FIG. 2 is a side elevational view of the vehicle shown in FIG. 1, shown in partial section to depict the position of the driver with respect to the hatch opening in the hatch open and closed position.
FIG. 3 is a plan view of the hatch and mounting arrangement according to the present invention.
FIG. 4 is a side elevational view of the hatch and mounting arrangement shown in FIG. 3 with the opening movement of the hatch shown in phantom.
FIG. 5 is a view along the direction of arrows 5--5 in FIG. 3.
FIG. 6 is a view of the section 6--6 taken in FIG. 3.
FIG. 7 is a view of the section 7--7 taken in FIG. 3.
FIG. 8 is a view of the section 8--8 taken in FIG. 3.
In the following detailed description, certain specific terminology will be utilized for the sake of clarity and a specific embodiment described in accordance with the requirements of 35 USC 112, but it is to be understood that the same is not intended to be limiting and should not be so construed inasmuch as the invention is capable of taking many forms and variations within the scope of the appended claims.
Referring to the drawings, the hatch and mounting arrangement, according to the present invention, has particular application to hatches for driver's stations which are adapted to provide a closure for a hatch opening in the upper hull surface 12 of the armored vehicle 10. More particularly, this hatch is especially adapted to the hull design having a long sloping upper forward surface as described and claimed in copending application Ser. No. 842,214, filed Oct. 14, 1977, attorney docket No. XLO-128.
The upper surface 12 of the armored vehicle 10 is of extended length and slopes obliquely at a relatively shallow angle. The hatch 14 is adapted to provide a closure for the hatch opening 16 formed in the vehicle hull 18. The opening 16 is formed into the hull 18 and may include an appropriate armor plate framing 20 to conform the slant of the opening 16 to the general slope of the upper surface 12 so that the hatch 14 may be moved down and away in a direction along the same oblique angle as the surface 12.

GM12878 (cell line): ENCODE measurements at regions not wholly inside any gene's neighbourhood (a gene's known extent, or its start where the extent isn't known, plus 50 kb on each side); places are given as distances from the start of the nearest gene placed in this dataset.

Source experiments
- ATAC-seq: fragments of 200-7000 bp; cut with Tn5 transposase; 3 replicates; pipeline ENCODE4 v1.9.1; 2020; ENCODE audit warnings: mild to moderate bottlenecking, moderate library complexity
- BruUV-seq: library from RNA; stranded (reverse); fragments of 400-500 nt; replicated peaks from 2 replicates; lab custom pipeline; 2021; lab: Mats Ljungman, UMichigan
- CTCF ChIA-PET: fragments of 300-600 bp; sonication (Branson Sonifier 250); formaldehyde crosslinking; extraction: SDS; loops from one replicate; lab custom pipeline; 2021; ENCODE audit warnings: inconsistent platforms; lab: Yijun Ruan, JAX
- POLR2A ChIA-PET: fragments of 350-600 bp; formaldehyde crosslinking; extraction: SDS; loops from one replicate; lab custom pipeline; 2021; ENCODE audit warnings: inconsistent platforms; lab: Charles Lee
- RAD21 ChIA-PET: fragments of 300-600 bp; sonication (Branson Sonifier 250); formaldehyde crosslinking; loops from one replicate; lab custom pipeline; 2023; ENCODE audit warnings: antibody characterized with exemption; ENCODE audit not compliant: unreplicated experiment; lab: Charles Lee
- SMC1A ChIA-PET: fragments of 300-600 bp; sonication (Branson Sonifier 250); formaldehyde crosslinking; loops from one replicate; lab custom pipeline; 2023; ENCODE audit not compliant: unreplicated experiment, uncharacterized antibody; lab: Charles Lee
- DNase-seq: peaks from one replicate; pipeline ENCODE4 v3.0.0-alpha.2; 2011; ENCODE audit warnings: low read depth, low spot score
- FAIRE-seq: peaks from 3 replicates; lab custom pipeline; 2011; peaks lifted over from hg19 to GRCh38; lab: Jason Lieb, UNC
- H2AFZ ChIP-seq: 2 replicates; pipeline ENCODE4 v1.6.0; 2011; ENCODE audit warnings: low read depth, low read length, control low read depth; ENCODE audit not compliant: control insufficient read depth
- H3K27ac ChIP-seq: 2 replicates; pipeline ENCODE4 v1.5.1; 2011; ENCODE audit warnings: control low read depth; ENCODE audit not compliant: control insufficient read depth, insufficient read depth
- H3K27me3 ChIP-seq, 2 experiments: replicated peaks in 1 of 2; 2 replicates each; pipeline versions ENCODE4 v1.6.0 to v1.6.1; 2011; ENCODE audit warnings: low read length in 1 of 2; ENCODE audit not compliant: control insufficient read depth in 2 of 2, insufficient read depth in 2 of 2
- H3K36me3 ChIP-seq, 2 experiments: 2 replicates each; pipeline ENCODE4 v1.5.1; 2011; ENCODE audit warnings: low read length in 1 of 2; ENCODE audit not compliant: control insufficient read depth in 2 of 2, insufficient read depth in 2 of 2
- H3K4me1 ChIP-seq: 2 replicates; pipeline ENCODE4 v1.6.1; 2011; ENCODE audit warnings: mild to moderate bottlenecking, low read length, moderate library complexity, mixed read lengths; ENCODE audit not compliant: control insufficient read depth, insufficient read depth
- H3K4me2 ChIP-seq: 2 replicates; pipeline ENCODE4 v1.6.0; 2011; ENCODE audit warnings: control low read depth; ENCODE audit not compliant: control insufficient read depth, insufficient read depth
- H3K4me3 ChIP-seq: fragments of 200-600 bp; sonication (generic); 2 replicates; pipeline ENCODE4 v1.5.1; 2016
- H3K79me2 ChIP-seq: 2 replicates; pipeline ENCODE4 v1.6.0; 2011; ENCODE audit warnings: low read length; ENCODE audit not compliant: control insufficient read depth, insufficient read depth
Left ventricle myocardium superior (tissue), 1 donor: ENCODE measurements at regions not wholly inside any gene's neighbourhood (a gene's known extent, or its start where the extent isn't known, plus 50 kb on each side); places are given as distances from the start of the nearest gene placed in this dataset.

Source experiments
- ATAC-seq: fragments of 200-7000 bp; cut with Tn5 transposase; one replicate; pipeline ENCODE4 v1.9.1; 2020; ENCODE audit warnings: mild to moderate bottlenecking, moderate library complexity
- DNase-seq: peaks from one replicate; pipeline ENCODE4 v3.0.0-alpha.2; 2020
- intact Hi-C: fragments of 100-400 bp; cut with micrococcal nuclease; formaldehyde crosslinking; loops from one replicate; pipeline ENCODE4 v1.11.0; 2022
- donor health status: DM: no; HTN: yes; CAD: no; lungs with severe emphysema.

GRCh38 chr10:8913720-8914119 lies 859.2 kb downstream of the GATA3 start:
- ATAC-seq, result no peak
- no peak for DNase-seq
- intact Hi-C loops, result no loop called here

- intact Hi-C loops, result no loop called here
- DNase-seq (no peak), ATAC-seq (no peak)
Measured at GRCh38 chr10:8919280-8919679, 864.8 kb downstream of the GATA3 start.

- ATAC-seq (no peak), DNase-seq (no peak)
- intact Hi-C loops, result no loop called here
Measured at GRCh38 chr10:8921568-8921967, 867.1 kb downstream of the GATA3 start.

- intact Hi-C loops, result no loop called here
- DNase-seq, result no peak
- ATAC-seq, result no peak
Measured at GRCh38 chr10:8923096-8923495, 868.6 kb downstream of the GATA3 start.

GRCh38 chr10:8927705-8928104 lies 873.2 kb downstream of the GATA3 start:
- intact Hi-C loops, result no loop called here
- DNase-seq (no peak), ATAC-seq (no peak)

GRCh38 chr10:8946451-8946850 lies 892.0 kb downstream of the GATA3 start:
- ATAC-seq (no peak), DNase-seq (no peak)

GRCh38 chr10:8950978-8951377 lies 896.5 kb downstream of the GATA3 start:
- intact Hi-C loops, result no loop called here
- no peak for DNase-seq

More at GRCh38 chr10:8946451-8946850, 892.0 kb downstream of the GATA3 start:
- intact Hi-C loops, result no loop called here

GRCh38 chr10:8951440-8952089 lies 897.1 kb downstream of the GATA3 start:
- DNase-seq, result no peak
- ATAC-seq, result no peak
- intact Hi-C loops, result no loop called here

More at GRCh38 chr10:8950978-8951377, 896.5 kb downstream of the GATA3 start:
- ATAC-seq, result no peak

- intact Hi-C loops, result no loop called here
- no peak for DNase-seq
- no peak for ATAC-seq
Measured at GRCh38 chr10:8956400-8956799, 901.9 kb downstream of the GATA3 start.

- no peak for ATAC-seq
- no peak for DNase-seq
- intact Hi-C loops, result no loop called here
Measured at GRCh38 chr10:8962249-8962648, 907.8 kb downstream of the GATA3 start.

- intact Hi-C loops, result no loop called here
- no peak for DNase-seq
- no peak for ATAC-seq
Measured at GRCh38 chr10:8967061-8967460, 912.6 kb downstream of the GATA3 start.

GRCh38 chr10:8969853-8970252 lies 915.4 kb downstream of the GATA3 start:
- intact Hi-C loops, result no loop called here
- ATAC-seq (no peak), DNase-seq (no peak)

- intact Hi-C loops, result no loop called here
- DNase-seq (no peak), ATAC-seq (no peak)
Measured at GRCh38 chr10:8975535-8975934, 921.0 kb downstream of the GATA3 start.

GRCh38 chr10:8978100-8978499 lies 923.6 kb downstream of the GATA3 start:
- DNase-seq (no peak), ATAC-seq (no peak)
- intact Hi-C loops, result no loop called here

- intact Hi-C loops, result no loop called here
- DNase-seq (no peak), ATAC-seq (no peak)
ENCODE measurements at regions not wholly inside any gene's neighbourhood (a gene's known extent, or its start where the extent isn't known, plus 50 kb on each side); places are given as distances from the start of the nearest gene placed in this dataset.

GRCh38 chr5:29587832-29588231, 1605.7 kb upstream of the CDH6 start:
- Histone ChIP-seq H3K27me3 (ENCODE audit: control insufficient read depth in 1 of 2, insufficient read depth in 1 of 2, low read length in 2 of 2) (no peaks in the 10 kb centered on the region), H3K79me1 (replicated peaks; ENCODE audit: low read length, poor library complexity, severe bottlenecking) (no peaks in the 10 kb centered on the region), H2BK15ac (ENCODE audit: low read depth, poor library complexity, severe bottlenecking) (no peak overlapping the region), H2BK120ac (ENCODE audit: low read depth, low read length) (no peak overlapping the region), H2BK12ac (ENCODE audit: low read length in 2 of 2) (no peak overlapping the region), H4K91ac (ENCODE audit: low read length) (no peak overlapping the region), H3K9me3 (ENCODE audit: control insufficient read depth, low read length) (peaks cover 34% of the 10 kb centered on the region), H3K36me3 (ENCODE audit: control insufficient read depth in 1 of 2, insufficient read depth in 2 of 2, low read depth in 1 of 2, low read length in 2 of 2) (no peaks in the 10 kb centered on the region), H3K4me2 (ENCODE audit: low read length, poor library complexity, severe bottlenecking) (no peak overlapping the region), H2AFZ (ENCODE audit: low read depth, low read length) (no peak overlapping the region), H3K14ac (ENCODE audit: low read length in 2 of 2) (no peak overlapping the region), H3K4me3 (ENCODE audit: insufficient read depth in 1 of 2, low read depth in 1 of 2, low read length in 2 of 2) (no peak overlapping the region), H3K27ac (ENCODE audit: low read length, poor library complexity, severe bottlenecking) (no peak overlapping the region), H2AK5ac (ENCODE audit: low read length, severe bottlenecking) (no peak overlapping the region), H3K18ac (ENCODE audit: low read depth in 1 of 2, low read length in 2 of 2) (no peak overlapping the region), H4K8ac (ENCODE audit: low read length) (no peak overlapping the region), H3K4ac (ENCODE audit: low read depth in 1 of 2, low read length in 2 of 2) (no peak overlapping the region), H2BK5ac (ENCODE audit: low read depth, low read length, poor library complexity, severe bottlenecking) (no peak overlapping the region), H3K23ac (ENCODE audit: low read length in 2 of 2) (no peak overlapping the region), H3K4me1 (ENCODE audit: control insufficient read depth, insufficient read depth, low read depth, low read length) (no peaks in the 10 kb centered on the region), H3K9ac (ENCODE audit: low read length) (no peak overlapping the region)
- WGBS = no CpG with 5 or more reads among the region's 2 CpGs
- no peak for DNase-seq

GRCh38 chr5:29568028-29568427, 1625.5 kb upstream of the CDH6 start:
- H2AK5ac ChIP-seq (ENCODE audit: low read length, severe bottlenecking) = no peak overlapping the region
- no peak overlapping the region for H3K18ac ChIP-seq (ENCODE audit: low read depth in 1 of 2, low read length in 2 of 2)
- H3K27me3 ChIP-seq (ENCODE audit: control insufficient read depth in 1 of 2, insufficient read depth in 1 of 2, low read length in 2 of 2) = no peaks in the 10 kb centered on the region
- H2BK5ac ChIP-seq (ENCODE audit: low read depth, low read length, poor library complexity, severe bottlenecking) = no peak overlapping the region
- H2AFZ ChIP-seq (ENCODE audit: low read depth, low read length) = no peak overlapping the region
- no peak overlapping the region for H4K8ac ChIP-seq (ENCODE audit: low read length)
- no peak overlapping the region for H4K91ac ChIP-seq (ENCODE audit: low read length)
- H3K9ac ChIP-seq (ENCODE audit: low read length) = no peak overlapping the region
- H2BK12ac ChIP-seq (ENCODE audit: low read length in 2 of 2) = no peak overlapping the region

The hatch 14 is formed according to the concept of the present invention with an integral viewing means comprised of a ballistic impact resistant block 22 located in the forward surface 24 of the hatch 14. The viewing block 22 is per se contemplated as being of known design, disposed within an appropriately configured opening in the hatch 14 as per conventional practice in installing and mounting such viewing blocks.
As best seen in FIG. 2, the hatch 14 in moving to the open position is slid down and away from the hatch opening 16 along a direction parallel to the oblique angle of the surface 12 such that the driver, by elevating his seat 26, may view over the top of the hatch 14 when it is in the open position. A two-position seat 26 may be provided with a spring support 28 and guide 30 incorporated to allow the driver to be positioned in a downward position viewing through the view block 22 or in an up position with the hatch 14 open, the driver thus able to view down over the top of hatch 14.
The down and away motion of the hatch provides for the elimination of the hatch 14 as a viewing obstruction even though it is moved forwardly and the hatch 14 in the open position is tilted in conformity with the oblique angle of surface 12 to further aid in viewing over its top.
It can be seen in FIGS. 1 and 2 that the hatch 14, even in the open position, presents a relatively oblique contour and is positioned to afford the driver some protection even in the open position.
The armored vehicle 10, shown in FIGS. 1 and 2, is an armored wheeled vehicle which is generally constructed of armor steel plate welded into a unitary hull. The hatch 14 may similarly be constructed of welded armor plate as shown in FIGS. 4 and 5. The top plate 32 is domed toward the rear portion at 34 in order to provide head room for the driver's head which would be normally positioned in the rear area of the hatch 14 with the upper surface 32 sloping downward to a narrower width at the front in the region of the viewing block 22.